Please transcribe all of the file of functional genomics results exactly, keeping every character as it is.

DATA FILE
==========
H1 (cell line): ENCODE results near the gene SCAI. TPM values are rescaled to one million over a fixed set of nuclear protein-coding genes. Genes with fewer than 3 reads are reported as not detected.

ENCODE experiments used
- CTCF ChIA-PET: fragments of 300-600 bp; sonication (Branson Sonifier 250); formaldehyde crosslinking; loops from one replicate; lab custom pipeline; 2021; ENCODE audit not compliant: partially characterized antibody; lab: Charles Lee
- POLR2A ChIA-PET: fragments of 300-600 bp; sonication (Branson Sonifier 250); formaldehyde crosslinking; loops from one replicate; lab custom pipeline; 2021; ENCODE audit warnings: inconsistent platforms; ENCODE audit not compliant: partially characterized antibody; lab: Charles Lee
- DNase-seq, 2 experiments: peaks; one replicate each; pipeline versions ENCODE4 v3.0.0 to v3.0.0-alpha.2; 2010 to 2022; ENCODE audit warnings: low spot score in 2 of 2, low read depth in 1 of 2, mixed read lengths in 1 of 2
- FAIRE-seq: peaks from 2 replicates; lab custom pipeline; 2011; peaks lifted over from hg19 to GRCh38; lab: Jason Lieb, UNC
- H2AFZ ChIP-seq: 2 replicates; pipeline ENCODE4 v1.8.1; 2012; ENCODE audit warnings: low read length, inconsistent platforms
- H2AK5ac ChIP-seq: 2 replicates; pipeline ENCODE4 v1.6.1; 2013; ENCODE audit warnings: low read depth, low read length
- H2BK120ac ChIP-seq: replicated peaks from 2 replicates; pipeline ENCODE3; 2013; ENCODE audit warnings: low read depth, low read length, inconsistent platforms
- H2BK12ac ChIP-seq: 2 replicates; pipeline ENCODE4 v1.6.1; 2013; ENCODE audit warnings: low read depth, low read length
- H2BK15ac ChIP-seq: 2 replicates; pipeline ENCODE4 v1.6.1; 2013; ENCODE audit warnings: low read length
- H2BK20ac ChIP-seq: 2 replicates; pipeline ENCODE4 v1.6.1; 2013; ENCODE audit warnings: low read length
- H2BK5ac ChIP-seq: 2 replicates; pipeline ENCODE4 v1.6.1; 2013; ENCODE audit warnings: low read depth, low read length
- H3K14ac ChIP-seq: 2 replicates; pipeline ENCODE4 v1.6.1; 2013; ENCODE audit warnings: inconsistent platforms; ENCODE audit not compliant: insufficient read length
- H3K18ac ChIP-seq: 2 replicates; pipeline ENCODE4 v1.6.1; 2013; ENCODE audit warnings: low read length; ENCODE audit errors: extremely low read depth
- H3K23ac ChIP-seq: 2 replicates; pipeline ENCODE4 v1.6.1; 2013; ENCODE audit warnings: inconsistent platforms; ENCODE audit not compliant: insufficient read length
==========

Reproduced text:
H1 (cell line): ENCODE results near the gene SCAI. TPM values are rescaled to one million over a fixed set of nuclear protein-coding genes. Genes with fewer than 3 reads are reported as not detected.

ENCODE experiments used
- CTCF ChIA-PET: fragments of 300-600 bp; sonication (Branson Sonifier 250); formaldehyde crosslinking; loops from one replicate; lab custom pipeline; 2021; ENCODE audit not compliant: partially characterized antibody; lab: Charles Lee
- POLR2A ChIA-PET: fragments of 300-600 bp; sonication (Branson Sonifier 250); formaldehyde crosslinking; loops from one replicate; lab custom pipeline; 2021; ENCODE audit warnings: inconsistent platforms; ENCODE audit not compliant: partially characterized antibody; lab: Charles Lee
- DNase-seq, 2 experiments: peaks; one replicate each; pipeline versions ENCODE4 v3.0.0 to v3.0.0-alpha.2; 2010 to 2022; ENCODE audit warnings: low spot score in 2 of 2, low read depth in 1 of 2, mixed read lengths in 1 of 2
- FAIRE-seq: peaks from 2 replicates; lab custom pipeline; 2011; peaks lifted over from hg19 to GRCh38; lab: Jason Lieb, UNC
- H2AFZ ChIP-seq: 2 replicates; pipeline ENCODE4 v1.8.1; 2012; ENCODE audit warnings: low read length, inconsistent platforms
- H2AK5ac ChIP-seq: 2 replicates; pipeline ENCODE4 v1.6.1; 2013; ENCODE audit warnings: low read depth, low read length
- H2BK120ac ChIP-seq: replicated peaks from 2 replicates; pipeline ENCODE3; 2013; ENCODE audit warnings: low read depth, low read length, inconsistent platforms
- H2BK12ac ChIP-seq: 2 replicates; pipeline ENCODE4 v1.6.1; 2013; ENCODE audit warnings: low read depth, low read length
- H2BK15ac ChIP-seq: 2 replicates; pipeline ENCODE4 v1.6.1; 2013; ENCODE audit warnings: low read length
- H2BK20ac ChIP-seq: 2 replicates; pipeline ENCODE4 v1.6.1; 2013; ENCODE audit warnings: low read length
- H2BK5ac ChIP-seq: 2 replicates; pipeline ENCODE4 v1.6.1; 2013; ENCODE audit warnings: low read depth, low read length
- H3K14ac ChIP-seq: 2 replicates; pipeline ENCODE4 v1.6.1; 2013; ENCODE audit warnings: inconsistent platforms; ENCODE audit not compliant: insufficient read length
- H3K18ac ChIP-seq: 2 replicates; pipeline ENCODE4 v1.6.1; 2013; ENCODE audit warnings: low read length; ENCODE audit errors: extremely low read depth
- H3K23ac ChIP-seq: 2 replicates; pipeline ENCODE4 v1.6.1; 2013; ENCODE audit warnings: inconsistent platforms; ENCODE audit not compliant: insufficient read length